St. Elizabeth of the Trinity on the Abyss of Love
Every contemplative life is founded upon the total self-donation to God in order to love Him above every other thing, with the hope of feeling oneself loved by Him with a profound and transforming love.
Elizabeth Catez was one of these contemplatives.
In words borrowed from John of the Cross, she wanted to make her life a lively and enthusiastic effort to arrive at the highest expressions of love for God.
St. John of the Cross, the great doctor of love, says that:
God likes nothing other than love. We cannot give Him anything, nor can we satisfy His only desire, which is that of bringing about the dignity of our souls. The one thing that is pleasing to Him is that the soul grows; but nothing can raise it like becoming, in a certain way, equal to God. That is why He demands from the soul the tribute of its love: the characteristic of love is to make the lover equal to the beloved. The exercise of loving makes the soul equal to the beloved Christ. Love establishes the unity.
It was this unity of love that Elizabeth nurtured in her personal aspirations, and nothing could disturb the desires of her heart.
Stripped of every earthly attachment, she abandoned herself to Christ, her beloved Spouse, like “the turtledove that finds on the grassy shores her long-desired companion. Yes, I found Him whom my soul loves, that One Thing Necessary whom no one can take from me.”
She said this knowing that from all eternity God had “loved her to excess.”
She continued: “There is a word of St. Paul that is like a summary of my life and that could be written on each moment of it: ‘propter nimiam charitatem.’ Yes, this torrent of grace shows that He has loved me excessively — excessively, that is, for a creature who for the past five years had considered herself a prisoner of His love.”
Radiant with happiness, Elizabeth abandoned herself to the experience of being “loved to excess.”
Propter nimiam charitatem: these words from Ephesians 2:4 guided Elizabeth above all in the last phase of her life. She directed her gaze to that “superabundance” that broke into her existence. She felt overcome by something that she could not totally grasp, but that she would have liked to proclaim with exultation, gratitude, and admiration.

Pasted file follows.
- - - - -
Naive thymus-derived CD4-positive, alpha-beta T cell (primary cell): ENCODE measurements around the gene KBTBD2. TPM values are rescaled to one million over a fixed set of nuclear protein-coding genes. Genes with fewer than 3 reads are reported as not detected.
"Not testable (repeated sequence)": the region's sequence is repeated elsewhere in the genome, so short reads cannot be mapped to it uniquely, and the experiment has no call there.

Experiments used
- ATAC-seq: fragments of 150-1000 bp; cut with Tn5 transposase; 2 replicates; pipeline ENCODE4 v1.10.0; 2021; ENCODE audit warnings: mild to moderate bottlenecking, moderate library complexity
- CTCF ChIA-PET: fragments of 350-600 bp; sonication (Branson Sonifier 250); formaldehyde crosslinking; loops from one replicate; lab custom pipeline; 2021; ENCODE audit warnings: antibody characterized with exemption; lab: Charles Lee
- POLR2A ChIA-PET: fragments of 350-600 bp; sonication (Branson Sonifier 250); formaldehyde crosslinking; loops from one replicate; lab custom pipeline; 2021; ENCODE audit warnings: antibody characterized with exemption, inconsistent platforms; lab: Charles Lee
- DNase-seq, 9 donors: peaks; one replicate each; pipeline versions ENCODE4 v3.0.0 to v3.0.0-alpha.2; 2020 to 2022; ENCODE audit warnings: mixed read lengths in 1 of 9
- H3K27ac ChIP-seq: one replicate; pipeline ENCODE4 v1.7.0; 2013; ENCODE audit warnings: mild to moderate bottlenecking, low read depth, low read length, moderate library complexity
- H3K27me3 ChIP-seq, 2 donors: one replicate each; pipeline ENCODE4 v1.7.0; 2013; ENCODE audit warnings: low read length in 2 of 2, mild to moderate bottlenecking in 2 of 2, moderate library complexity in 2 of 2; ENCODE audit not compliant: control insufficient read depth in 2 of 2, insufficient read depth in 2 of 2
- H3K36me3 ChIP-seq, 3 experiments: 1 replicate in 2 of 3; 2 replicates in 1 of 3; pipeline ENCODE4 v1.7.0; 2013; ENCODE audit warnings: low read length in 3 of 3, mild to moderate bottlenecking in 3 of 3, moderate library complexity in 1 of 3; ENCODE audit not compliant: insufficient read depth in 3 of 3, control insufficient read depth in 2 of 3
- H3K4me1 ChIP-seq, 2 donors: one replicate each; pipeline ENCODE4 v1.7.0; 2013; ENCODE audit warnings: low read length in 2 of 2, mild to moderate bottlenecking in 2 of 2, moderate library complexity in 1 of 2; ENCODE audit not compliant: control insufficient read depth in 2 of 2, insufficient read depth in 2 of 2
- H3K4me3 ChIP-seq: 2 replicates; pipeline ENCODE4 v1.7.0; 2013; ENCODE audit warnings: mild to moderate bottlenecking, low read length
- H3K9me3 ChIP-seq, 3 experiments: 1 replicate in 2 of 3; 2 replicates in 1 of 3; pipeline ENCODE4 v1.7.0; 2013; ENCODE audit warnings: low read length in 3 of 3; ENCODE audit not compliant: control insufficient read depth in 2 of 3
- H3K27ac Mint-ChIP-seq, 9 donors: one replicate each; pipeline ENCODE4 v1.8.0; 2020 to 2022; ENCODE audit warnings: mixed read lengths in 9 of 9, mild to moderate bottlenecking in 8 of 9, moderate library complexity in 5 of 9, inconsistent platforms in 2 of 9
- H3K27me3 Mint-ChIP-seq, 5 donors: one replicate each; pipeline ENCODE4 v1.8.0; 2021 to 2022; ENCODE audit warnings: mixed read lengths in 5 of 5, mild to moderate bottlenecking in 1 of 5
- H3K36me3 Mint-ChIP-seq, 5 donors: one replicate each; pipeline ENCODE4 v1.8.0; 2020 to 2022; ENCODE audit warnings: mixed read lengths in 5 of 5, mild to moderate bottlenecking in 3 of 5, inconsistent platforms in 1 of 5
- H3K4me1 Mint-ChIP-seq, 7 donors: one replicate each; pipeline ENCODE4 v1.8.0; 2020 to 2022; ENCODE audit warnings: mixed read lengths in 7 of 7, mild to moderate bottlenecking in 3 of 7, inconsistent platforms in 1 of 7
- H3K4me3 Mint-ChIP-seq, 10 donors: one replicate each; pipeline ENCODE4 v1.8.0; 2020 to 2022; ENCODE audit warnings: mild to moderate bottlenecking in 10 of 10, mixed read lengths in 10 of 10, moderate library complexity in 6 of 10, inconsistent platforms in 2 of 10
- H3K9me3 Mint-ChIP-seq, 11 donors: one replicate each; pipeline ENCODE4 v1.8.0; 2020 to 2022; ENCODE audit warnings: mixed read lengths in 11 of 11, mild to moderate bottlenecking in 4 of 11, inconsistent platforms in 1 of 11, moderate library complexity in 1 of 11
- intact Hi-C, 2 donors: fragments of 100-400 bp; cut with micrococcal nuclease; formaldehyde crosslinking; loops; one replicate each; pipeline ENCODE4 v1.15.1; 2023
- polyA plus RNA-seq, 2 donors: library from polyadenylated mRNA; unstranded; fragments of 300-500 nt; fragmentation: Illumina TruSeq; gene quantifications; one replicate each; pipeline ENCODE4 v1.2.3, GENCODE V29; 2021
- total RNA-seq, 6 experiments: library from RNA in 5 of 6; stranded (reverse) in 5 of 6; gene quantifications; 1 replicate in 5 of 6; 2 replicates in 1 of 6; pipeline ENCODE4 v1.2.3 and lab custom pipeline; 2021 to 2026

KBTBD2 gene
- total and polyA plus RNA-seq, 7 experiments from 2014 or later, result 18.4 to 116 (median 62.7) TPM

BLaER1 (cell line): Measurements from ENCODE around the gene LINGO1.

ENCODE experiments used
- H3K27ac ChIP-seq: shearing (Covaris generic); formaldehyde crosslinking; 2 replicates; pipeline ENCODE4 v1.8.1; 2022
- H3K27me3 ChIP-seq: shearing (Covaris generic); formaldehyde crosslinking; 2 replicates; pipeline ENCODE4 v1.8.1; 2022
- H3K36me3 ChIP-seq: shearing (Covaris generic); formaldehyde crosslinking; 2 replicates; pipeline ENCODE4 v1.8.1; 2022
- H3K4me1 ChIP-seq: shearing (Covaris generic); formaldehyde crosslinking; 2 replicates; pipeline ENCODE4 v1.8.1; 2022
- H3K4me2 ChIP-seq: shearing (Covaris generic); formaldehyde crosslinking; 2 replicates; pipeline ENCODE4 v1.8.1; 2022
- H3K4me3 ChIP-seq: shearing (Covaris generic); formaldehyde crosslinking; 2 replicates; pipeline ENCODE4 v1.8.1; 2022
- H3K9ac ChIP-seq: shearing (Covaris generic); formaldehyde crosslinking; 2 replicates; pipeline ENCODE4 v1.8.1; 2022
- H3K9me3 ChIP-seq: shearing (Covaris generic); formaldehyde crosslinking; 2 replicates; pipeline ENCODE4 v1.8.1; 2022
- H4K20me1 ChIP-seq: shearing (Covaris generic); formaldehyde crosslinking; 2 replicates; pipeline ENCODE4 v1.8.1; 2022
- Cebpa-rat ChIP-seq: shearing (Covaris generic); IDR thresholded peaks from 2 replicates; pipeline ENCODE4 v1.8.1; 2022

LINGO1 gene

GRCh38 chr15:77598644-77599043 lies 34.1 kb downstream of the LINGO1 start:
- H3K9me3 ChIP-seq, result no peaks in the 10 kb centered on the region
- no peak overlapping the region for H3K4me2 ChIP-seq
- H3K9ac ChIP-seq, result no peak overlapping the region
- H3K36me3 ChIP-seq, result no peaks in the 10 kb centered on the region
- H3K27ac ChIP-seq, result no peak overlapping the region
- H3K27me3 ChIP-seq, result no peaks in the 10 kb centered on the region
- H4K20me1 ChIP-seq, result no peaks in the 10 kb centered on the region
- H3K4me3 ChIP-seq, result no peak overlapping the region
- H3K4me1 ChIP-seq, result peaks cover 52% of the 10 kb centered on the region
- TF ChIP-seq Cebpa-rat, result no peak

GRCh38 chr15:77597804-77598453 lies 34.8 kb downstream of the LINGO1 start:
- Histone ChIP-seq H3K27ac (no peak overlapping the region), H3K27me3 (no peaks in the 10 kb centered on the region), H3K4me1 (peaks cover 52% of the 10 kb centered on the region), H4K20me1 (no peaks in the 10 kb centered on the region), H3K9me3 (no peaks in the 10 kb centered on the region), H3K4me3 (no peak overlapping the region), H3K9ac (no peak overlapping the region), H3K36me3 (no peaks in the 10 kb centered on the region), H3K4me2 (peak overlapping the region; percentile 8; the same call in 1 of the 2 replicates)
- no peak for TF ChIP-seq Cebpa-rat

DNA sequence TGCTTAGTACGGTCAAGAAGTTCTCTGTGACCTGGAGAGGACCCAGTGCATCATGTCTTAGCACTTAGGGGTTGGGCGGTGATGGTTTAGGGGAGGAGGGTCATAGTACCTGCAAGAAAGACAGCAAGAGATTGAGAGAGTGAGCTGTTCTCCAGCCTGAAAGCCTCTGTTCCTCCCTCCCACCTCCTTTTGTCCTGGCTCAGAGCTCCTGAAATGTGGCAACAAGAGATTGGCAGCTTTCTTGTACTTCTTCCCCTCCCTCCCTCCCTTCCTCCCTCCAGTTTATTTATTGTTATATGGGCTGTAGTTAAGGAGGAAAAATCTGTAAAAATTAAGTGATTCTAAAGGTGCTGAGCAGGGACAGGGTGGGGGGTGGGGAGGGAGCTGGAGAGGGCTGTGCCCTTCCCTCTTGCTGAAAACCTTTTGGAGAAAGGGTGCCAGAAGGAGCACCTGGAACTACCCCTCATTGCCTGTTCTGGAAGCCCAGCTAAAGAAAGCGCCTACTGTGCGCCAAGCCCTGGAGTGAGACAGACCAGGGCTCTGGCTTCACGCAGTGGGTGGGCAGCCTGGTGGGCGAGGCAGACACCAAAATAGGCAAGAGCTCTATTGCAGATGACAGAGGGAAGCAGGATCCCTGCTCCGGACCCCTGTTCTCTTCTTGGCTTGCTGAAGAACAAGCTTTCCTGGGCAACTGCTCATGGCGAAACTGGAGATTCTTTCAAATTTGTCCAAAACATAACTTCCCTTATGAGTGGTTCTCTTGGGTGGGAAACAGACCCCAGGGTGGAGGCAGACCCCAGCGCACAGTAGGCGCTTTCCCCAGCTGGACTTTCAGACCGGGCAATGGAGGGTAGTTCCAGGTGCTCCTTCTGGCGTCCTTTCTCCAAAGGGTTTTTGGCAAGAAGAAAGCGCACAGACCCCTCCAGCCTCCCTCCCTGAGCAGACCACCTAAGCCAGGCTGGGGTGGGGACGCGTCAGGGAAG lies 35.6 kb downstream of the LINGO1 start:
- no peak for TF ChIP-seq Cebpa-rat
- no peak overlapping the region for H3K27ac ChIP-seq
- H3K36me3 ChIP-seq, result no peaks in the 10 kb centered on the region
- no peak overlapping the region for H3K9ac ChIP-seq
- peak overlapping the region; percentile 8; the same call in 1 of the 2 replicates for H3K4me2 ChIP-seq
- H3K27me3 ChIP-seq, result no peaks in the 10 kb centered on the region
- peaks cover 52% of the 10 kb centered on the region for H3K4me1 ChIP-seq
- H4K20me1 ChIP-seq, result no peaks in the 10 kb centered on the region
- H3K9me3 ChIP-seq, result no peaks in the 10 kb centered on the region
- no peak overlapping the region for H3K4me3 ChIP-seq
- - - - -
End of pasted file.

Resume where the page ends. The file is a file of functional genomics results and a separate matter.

In this experience there is a particular mystical intuition, prepared for through her efforts to understand better “the science of charity of which St. Paul speaks and of which my heart would like to plumb the depths.”
Her attraction to the biblical concept of “excess” is beyond all understanding. Elizabeth intuits that there is a bottomless abyss in which she can lose herself, a mysterious abyss that in Elizabeth’s understanding transforms itself into the invisible and immoveable Reality from which all things proceed.
The loss of self in the abyss of love resonated with her reading of Ruusbroec, “L’amour est un abîme, et le fond d’abîme n’existe pas.”
“I read magnificent things,” she wrote to her sister, referring to the doctrine of the Flemish mystic. “He constantly speaks of that interior ‘abyss’ into which we must throw ourselves and in which we lose ourselves, the abyss of love that we possess within ourselves and in which beatitude awaits us if we are faithful in entering into it.”
From the writings of Ruusbroec she had picked up that “the abyss of God calls the elect to a unity of love. . . . United to the spirit of God . . . we possess beatitude with Him and in Him.”
Through her readings of Ruusbroec, this image of the abyss acquired for her a new and particular luminosity because it was tightly bound to the “excess” of the love of God, being a symbol of the absolute immeasurability of love’s greatness.